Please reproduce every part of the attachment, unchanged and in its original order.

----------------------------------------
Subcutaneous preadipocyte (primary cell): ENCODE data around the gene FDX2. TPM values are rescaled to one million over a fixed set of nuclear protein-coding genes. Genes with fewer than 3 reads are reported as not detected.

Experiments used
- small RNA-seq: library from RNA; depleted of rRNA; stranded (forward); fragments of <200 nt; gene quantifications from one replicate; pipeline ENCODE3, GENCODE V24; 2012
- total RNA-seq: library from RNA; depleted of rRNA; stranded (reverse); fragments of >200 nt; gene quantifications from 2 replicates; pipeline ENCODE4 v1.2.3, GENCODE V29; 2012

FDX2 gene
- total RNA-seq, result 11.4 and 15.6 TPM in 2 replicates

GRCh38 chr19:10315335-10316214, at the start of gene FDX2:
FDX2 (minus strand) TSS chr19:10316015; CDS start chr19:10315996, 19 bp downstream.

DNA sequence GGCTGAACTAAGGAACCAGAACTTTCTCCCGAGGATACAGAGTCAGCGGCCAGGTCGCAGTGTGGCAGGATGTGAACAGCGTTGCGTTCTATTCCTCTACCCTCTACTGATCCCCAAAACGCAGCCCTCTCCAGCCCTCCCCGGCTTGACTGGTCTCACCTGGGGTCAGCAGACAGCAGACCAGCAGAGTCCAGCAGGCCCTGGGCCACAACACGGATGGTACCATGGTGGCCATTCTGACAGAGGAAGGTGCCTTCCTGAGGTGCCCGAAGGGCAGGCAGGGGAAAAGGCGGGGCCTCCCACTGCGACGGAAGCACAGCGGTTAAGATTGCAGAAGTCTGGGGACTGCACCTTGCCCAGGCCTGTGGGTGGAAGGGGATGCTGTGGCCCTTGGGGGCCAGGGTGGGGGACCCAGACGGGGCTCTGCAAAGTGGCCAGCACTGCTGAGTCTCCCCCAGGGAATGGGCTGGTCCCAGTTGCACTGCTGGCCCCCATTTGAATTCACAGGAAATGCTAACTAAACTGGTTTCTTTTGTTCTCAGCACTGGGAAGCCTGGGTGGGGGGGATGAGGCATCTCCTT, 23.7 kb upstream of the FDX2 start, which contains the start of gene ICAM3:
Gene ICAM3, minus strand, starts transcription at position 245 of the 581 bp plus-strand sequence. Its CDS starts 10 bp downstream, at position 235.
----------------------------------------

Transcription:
Subcutaneous preadipocyte (primary cell): ENCODE data around the gene FDX2. TPM values are rescaled to one million over a fixed set of nuclear protein-coding genes. Genes with fewer than 3 reads are reported as not detected.

Experiments used
- small RNA-seq: library from RNA; depleted of rRNA; stranded (forward); fragments of <200 nt; gene quantifications from one replicate; pipeline ENCODE3, GENCODE V24; 2012
- total RNA-seq: library from RNA; depleted of rRNA; stranded (reverse); fragments of >200 nt; gene quantifications from 2 replicates; pipeline ENCODE4 v1.2.3, GENCODE V29; 2012

FDX2 gene
- total RNA-seq, result 11.4 and 15.6 TPM in 2 replicates

GRCh38 chr19:10315335-10316214, at the start of gene FDX2:
FDX2 (minus strand) TSS chr19:10316015; CDS start chr19:10315996, 19 bp downstream.

DNA sequence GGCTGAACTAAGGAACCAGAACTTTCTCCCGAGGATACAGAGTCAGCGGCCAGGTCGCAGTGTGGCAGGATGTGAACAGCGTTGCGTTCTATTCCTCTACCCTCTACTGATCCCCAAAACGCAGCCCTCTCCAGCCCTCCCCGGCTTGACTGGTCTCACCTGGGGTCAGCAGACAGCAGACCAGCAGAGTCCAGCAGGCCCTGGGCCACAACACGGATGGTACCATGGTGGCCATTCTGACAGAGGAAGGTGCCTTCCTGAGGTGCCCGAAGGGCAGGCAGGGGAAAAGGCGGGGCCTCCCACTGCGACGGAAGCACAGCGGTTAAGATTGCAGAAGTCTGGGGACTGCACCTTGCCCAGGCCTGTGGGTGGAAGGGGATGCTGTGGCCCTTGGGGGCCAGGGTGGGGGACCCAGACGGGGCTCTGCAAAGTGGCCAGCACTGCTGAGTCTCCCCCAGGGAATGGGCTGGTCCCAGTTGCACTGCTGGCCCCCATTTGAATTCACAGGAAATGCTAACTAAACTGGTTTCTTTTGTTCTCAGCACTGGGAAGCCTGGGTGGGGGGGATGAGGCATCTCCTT, 23.7 kb upstream of the FDX2 start, which contains the start of gene ICAM3:
Gene ICAM3, minus strand, starts transcription at position 245 of the 581 bp plus-strand sequence. Its CDS starts 10 bp downstream, at position 235.